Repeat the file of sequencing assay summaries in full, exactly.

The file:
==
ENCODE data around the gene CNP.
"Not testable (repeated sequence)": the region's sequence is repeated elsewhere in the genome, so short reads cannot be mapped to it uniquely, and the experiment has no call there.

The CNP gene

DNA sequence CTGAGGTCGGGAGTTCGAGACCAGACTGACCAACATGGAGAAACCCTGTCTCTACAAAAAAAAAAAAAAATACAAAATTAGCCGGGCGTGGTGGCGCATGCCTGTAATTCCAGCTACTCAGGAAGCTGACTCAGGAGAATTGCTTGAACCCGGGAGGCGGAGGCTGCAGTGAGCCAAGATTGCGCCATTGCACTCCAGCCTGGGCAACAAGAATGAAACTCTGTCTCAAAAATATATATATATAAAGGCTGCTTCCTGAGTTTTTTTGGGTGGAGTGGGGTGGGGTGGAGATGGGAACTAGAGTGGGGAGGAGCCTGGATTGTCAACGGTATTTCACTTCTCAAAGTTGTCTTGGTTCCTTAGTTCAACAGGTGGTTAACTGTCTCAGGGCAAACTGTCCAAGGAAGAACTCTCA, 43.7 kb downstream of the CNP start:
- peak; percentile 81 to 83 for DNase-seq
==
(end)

ENCODE data around the gene CNP.
"Not testable (repeated sequence)": the region's sequence is repeated elsewhere in the genome, so short reads cannot be mapped to it uniquely, and the experiment has no call there.

The CNP gene

DNA sequence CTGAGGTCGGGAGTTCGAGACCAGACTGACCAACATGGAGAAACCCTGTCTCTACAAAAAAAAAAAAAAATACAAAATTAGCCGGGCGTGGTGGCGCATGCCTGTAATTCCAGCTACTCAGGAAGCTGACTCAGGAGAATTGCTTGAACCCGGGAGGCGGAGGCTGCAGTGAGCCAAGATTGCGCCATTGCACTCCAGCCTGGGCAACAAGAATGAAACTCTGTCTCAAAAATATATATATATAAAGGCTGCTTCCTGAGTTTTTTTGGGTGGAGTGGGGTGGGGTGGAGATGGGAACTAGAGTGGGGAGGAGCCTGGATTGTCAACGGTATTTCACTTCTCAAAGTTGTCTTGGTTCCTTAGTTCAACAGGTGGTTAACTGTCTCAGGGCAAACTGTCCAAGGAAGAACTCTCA, 43.7 kb downstream of the CNP start:
- peak; percentile 81 to 83 for DNase-seq